This is exclusive to Arch linux and Arch based distros. so the the Arch User Repository, this is essentally a Repository container hundred if not thousands of packages and cli tools. This has way more packages in comparisons to distros like ubuntu and is a huge perk of arch linux as it makes more packages ready available and aids the ease of installation (by making the package available you can install directly from your terminal) and this can save you a lot of time installing stuff.
5. Security (bonus)
Linux is open source and when it comes to the question of security, then I must say for every malicious developer there are 1000 good developers watching the code base. That sounds catchy doesn't it 😅 but this is not the sole reason why linux is secure another really good reason is the linux is used a lot I think about 2% of the market uses linux. This is the reason why most hackers do not usually make viruses for linux the mostly target windows (poor me 7 months ago, he should have known better 😿) , that's why linux users don't need an anti virus.
6. Privacy (bonus)
The one is another bonus and has nothing to do with programming but unlike Windows which monitors you activities and have such settings enabled by linux, Linux do not monitor your activities unless you want them to be monitored and if you don't trust that, well linux is open source, you can always check out the code.🤗
7. Customizability (bonus)
Everything in linux is customizable from the taskbar, to the navigations buttons everything including you shell, the possibilities are endless(This can also be a con if abused lol). If you search arch linux you well find different looking homescreens this is the reason. Here are some examples:
so irrespective of the linux distro you use you can always make it truely your own.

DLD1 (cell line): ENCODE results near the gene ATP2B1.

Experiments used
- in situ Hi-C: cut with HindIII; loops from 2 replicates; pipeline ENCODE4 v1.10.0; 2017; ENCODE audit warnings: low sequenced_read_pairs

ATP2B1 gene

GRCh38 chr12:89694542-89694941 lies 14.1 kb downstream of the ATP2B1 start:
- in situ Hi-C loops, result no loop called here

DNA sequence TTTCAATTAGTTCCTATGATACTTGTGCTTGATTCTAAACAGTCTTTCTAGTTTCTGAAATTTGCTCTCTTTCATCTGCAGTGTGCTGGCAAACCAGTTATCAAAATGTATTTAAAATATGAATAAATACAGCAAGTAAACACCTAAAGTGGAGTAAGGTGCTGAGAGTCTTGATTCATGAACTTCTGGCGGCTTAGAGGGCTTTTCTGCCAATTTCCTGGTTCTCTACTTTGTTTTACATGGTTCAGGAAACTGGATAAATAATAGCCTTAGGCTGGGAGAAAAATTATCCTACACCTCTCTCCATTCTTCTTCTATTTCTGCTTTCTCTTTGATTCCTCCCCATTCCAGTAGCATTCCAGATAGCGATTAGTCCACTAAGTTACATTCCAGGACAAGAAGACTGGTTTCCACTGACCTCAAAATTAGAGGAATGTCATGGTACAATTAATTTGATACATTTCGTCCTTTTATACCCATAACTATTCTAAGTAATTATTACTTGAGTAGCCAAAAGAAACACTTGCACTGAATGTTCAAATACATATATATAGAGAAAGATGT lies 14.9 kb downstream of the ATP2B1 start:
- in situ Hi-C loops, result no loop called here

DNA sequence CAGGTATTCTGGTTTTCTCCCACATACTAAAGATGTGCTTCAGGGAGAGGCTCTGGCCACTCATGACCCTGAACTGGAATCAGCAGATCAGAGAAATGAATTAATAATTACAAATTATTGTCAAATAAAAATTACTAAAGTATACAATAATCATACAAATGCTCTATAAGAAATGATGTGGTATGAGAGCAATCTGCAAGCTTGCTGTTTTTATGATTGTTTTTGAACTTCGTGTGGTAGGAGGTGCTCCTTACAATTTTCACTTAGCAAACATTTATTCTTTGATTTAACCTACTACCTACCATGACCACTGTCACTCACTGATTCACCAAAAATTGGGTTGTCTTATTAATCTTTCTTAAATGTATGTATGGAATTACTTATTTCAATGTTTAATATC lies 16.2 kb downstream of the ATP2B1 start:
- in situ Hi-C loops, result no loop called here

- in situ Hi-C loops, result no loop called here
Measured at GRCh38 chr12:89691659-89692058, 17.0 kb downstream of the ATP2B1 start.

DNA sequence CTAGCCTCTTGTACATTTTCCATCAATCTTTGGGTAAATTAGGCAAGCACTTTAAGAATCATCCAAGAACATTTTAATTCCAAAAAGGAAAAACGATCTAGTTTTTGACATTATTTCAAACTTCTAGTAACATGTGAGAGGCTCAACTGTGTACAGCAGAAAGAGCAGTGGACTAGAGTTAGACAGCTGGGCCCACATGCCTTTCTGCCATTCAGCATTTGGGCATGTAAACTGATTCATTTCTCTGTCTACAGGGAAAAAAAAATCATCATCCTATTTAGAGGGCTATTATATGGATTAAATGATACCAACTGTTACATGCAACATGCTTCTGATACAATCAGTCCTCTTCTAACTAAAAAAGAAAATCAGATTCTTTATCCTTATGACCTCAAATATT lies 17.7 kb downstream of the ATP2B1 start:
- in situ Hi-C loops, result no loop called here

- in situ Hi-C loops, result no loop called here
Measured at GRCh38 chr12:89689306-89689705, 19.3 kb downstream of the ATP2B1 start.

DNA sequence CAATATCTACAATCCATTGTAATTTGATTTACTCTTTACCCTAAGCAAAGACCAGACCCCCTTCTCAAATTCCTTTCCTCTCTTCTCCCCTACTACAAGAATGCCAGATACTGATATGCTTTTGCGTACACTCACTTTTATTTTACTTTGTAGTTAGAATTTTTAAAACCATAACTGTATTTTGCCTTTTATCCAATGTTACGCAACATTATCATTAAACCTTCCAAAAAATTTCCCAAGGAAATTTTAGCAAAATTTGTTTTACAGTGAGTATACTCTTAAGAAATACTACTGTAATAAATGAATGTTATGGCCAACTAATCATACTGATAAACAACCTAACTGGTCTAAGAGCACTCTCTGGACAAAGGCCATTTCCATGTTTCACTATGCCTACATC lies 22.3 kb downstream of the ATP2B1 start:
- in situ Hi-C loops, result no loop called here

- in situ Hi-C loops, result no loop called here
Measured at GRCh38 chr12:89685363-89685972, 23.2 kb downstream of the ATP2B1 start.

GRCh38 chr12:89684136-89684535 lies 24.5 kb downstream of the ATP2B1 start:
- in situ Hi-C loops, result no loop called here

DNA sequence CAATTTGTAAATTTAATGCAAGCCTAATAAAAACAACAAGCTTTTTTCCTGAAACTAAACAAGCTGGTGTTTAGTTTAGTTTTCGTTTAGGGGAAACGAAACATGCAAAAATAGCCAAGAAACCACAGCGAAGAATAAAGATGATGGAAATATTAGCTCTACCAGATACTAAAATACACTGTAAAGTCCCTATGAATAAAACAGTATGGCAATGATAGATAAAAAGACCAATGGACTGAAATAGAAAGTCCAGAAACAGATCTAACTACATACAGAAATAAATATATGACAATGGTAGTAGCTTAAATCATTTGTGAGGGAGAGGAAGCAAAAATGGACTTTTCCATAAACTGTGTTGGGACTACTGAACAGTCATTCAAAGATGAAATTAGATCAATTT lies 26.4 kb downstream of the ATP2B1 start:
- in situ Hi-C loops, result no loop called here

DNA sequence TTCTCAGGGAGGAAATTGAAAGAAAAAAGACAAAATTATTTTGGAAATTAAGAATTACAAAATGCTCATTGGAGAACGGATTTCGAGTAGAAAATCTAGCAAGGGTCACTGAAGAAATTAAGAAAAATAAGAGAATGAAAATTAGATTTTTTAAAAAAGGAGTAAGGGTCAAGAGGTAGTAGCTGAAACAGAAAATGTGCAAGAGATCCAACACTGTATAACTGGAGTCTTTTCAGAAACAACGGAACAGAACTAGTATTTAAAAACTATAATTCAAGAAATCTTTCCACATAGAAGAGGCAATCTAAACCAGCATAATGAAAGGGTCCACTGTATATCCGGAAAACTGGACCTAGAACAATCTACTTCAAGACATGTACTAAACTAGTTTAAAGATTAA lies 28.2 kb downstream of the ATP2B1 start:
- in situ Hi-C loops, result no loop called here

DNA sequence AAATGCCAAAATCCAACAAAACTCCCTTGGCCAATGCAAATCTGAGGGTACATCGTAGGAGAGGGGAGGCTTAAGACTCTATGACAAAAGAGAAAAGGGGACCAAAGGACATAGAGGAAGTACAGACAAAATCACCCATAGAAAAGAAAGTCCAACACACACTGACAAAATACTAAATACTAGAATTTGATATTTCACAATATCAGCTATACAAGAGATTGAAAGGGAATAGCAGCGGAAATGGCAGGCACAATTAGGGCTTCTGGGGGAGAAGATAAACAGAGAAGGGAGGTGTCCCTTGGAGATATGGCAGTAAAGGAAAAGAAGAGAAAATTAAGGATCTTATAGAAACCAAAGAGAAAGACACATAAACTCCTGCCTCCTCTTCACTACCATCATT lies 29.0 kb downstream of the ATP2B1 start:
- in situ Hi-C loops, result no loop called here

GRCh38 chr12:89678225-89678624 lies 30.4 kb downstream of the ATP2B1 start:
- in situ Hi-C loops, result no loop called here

Should you switch to linux as a programmer?
The answer is not a straight one (another one of those it depends answer) but it depends on your preferences. Are the perks worth it? What kind of pc am I using? And make me more productive? These are questions I feel that need to be asked. Linux does has it cons like driver support issues on wifi drivers on some pc, and lack of support on some application such as microsoft office suit and adobe photoshop and some distros such as Gentoo are not so beginner friendly. If you can live with these then yes chose linux (the driver issue is not as common but it does happen). Linux is great and all but it's just a tool and as programmer you chose the right tool for the job. If you are devOps or backend engineer then yes linux is the tool for you. Linux, Windows and Mac there are just tools and we developers chose the right tool for the job.
I want to thank everyone who gave feedback to my previous article, it really encouraged me to keep going. I would love to get some feedback on this one too so that I can improve and make quality content. I want to know from what I have shared here is Linux worth it to you? and in what way do you think linux can be a benefit to you as a developer? Do leave your answers in the comments. And if you haven't already please do subscribe to my newsletter so that you will be notified everytime I publish a new article, thank you very much for your time see you in the next one.